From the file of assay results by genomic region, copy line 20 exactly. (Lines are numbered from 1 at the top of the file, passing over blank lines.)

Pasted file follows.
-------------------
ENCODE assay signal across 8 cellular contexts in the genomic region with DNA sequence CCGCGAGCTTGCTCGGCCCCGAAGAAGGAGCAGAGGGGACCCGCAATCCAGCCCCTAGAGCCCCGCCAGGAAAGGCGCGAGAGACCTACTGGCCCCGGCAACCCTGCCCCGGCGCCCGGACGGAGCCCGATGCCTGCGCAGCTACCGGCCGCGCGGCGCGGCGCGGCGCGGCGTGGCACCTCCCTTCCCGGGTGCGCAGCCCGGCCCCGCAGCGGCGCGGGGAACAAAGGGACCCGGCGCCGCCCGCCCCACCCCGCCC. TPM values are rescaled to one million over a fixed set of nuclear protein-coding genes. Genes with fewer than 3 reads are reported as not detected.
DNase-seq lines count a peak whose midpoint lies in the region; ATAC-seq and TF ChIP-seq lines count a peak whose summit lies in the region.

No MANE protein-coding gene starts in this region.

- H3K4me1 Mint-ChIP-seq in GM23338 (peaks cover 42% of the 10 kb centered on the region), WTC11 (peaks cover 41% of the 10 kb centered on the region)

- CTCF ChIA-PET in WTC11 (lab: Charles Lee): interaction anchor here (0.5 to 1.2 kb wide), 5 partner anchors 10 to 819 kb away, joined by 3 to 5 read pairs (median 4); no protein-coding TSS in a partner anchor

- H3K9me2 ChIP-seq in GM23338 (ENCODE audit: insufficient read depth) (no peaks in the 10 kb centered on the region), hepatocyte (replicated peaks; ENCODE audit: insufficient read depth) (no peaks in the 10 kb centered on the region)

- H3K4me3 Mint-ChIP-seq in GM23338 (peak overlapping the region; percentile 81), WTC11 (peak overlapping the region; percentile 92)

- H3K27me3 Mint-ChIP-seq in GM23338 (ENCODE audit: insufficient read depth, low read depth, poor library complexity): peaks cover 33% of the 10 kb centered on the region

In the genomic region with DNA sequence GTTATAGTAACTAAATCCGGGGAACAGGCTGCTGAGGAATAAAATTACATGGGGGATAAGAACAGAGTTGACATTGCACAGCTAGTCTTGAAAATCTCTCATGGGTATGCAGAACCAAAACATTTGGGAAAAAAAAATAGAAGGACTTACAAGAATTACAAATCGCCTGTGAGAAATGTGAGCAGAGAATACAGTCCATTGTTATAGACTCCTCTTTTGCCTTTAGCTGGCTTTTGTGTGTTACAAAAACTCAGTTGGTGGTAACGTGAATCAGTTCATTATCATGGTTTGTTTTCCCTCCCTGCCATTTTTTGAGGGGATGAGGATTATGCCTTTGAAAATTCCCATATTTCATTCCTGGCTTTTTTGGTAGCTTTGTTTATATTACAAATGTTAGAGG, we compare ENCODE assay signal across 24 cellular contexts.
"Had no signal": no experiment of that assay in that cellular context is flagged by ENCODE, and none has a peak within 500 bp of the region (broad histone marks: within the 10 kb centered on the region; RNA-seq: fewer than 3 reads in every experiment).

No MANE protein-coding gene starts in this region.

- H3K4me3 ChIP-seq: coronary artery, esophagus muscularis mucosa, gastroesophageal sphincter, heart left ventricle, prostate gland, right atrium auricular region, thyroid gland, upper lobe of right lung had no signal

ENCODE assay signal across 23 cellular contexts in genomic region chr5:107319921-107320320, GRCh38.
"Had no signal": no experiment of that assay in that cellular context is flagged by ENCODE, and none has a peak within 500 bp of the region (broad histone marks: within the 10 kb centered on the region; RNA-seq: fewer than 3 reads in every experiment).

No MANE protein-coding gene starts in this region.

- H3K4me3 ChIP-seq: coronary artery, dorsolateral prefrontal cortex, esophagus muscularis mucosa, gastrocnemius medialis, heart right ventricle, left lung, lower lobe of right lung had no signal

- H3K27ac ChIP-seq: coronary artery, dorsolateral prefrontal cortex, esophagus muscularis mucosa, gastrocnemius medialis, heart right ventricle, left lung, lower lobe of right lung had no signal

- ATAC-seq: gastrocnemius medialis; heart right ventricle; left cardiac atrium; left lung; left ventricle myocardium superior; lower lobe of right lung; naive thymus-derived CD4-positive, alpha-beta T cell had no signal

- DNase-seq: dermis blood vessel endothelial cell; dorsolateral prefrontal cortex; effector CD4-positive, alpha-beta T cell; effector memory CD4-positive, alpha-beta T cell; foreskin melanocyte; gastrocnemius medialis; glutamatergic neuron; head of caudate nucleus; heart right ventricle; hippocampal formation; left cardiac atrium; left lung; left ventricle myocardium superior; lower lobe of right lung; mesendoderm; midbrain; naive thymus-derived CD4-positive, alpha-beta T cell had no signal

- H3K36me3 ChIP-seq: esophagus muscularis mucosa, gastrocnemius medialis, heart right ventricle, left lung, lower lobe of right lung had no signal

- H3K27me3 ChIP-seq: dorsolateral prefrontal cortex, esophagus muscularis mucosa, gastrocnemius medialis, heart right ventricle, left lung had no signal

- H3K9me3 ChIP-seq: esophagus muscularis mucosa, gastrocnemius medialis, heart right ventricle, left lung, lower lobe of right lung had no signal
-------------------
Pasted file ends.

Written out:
- H3K36me3 ChIP-seq: esophagus muscularis mucosa, gastrocnemius medialis, heart right ventricle, left lung, lower lobe of right lung had no signal